Colin's Journal: A place for thoughts about politics, software, and daily life.
Part of my distant past includes having to take religious studies up to, and including, GCSE level. This compulsion may be explained by the school being sponsored by the church, or it may just have been someone’s whimsy. Regardless of the reason, I had to study religion, composed of two parts: Judaism and Ethics.
In many respects I can probably claim to have failed the Ethics part, because there wasn’t any structure to it. Judaism, while being completely irrelevant to me, did at least include lots of things to remember. Having passed the GCSE exam I promptly forgot almost all that I had learnt on Judaism, apart from a few random facts and half-correct ideas.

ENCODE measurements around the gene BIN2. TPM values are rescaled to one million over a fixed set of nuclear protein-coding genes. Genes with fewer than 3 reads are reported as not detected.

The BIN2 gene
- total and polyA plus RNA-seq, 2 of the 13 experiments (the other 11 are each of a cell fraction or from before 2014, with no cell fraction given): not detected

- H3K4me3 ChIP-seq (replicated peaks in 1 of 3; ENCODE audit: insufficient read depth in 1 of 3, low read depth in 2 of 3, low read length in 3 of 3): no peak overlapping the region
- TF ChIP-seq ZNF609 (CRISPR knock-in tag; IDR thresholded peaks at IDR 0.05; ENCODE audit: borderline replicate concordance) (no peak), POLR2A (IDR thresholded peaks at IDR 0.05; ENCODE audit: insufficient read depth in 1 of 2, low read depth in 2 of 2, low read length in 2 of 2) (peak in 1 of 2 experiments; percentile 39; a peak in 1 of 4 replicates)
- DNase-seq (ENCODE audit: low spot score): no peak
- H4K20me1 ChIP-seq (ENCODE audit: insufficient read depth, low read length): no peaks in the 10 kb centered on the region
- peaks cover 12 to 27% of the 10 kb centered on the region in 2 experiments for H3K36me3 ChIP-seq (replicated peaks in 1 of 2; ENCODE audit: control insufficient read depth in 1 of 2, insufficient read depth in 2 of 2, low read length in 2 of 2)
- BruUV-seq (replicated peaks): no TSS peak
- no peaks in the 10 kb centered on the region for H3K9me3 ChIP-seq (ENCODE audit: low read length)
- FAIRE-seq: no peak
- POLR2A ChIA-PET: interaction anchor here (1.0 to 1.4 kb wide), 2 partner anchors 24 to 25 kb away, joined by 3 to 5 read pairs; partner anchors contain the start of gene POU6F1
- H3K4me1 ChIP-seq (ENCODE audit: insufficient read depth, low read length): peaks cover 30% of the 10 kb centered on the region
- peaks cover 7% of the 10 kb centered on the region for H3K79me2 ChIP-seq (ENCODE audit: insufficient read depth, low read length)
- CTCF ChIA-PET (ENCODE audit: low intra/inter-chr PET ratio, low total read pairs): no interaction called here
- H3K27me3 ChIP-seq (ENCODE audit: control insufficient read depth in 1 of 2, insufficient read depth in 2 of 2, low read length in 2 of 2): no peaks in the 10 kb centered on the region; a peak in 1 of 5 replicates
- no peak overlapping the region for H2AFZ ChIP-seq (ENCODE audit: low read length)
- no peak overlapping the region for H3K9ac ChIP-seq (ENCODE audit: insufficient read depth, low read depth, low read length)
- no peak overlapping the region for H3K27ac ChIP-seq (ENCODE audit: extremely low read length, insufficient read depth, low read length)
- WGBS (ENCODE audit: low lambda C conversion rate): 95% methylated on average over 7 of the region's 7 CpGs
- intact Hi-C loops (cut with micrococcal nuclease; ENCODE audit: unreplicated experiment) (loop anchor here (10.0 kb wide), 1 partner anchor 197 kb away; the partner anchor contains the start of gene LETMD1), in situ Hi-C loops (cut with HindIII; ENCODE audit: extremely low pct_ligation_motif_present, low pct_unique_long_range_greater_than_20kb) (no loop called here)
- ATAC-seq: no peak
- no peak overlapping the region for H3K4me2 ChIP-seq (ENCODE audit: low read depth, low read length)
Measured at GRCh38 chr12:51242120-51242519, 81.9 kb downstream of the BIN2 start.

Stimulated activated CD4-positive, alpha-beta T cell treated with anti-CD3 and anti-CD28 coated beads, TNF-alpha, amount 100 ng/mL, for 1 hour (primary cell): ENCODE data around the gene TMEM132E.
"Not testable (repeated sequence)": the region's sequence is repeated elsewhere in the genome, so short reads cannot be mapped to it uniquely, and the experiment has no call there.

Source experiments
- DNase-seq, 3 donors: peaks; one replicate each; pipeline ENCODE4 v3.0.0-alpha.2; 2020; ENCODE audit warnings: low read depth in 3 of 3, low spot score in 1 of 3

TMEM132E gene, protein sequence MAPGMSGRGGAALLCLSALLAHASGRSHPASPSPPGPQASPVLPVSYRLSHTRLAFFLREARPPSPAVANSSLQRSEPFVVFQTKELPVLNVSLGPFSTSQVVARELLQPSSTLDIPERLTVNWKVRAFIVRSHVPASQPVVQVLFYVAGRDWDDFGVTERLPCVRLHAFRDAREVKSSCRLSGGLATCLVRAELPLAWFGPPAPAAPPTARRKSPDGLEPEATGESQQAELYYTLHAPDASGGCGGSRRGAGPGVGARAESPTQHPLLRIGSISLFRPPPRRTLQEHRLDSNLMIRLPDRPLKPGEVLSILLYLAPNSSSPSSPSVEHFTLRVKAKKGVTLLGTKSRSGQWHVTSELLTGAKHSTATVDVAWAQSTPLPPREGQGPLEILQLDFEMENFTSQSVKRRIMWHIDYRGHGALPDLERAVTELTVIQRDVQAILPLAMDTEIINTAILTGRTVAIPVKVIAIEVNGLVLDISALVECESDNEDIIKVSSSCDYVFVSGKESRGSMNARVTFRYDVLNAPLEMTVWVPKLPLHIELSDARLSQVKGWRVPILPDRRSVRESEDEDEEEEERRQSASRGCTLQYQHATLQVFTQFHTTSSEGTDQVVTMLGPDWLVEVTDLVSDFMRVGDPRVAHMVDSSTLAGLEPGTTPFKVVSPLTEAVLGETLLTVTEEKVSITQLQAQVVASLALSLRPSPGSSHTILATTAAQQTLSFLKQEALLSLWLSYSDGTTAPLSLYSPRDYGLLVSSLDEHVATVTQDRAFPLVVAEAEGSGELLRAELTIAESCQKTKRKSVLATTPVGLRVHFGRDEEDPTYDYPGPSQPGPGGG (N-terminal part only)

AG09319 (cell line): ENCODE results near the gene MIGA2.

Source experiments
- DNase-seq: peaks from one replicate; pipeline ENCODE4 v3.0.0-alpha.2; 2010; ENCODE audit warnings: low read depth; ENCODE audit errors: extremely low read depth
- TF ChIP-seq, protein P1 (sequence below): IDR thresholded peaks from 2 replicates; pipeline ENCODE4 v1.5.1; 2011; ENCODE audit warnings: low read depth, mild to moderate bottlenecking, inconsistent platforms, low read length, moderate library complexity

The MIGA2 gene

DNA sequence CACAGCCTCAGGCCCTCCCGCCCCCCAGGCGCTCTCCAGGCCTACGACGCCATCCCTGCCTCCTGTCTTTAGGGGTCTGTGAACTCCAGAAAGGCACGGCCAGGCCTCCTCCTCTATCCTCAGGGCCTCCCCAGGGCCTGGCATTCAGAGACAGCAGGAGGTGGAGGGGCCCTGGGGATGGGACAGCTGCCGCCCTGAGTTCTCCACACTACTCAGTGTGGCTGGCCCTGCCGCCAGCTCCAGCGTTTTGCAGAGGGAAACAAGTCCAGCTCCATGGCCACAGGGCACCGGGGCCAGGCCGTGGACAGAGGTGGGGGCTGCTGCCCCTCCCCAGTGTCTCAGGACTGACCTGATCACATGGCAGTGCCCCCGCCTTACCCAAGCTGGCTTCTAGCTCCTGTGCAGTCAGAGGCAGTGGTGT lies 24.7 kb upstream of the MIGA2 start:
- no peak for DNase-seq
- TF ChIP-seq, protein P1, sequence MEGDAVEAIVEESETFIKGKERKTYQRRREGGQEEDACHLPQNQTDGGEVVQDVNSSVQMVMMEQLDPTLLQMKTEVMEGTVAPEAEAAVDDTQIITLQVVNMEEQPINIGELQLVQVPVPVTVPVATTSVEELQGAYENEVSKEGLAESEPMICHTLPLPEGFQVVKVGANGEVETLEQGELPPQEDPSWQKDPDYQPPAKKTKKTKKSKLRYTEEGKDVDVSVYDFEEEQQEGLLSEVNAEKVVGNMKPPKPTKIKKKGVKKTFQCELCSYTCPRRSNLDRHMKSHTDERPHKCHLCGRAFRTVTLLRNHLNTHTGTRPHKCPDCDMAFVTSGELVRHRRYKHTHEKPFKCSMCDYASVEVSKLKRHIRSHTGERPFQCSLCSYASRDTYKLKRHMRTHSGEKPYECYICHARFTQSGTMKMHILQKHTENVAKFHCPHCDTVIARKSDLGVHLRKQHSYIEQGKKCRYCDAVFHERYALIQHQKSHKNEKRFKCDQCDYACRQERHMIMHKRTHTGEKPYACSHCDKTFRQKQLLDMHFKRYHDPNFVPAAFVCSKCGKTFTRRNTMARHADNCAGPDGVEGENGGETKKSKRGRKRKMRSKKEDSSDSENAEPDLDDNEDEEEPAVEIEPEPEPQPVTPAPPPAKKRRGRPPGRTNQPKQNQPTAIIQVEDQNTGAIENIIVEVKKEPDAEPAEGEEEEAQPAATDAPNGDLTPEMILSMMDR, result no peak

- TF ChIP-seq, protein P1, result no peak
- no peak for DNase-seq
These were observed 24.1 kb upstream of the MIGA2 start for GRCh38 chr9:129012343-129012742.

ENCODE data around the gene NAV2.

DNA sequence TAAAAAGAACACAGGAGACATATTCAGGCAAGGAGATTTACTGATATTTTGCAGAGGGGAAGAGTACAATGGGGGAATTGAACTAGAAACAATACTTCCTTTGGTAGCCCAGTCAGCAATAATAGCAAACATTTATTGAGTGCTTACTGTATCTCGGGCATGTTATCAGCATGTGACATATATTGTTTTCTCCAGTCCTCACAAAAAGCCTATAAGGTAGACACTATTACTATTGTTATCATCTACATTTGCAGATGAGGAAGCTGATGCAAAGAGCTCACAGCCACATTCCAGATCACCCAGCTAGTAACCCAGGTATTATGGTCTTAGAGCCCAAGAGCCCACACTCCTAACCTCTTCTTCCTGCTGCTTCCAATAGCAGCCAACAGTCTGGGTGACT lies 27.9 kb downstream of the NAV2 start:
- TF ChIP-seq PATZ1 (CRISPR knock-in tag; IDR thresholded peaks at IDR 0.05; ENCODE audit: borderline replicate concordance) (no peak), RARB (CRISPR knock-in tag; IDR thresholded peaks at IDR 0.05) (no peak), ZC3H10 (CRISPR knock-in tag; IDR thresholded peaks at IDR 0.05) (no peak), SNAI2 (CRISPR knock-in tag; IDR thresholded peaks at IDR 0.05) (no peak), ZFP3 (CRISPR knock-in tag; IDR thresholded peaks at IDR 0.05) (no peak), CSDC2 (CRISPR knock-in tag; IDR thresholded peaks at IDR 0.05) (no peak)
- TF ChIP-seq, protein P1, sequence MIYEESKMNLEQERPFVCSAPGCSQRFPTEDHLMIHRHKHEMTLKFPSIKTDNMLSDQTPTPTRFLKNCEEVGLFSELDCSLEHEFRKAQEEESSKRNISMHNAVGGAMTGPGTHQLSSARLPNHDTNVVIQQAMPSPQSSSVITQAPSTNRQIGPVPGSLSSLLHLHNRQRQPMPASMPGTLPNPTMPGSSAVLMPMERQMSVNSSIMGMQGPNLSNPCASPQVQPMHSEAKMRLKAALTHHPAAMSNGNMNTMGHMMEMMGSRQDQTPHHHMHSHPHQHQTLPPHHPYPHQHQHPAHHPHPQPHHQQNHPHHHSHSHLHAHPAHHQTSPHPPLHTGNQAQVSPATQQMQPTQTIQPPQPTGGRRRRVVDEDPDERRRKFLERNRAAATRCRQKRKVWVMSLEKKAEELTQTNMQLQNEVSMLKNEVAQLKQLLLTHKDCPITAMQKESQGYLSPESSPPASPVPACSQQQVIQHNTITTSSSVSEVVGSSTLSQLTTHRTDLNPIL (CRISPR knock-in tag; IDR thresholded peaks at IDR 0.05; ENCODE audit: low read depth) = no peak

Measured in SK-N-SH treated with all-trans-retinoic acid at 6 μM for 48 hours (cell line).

Last night I had a chance to revive some of this knowledge by attending a wonderful passover meal hosted by a friend. The ceremony part was remarkable for its flexibility and lack of prescribed ritual. There was a very strong structure in place, but the actions performed and words spoken within that structure were extremely open. The written guide we were following originated from California, and in places it showed. It also strongly resembled a work in progress; in need of editing and in some parts completion.
The food and wine involved throughout the ceremony was excellent, although extremely filling. As ceremonies go it certainly has much to recommend it over the usual Christian ones that I’ve been exposed to (discounting Christmas and Easter meals – which in my mind are so far removed from religion that they don’t count).
Email: colin at owlfish.com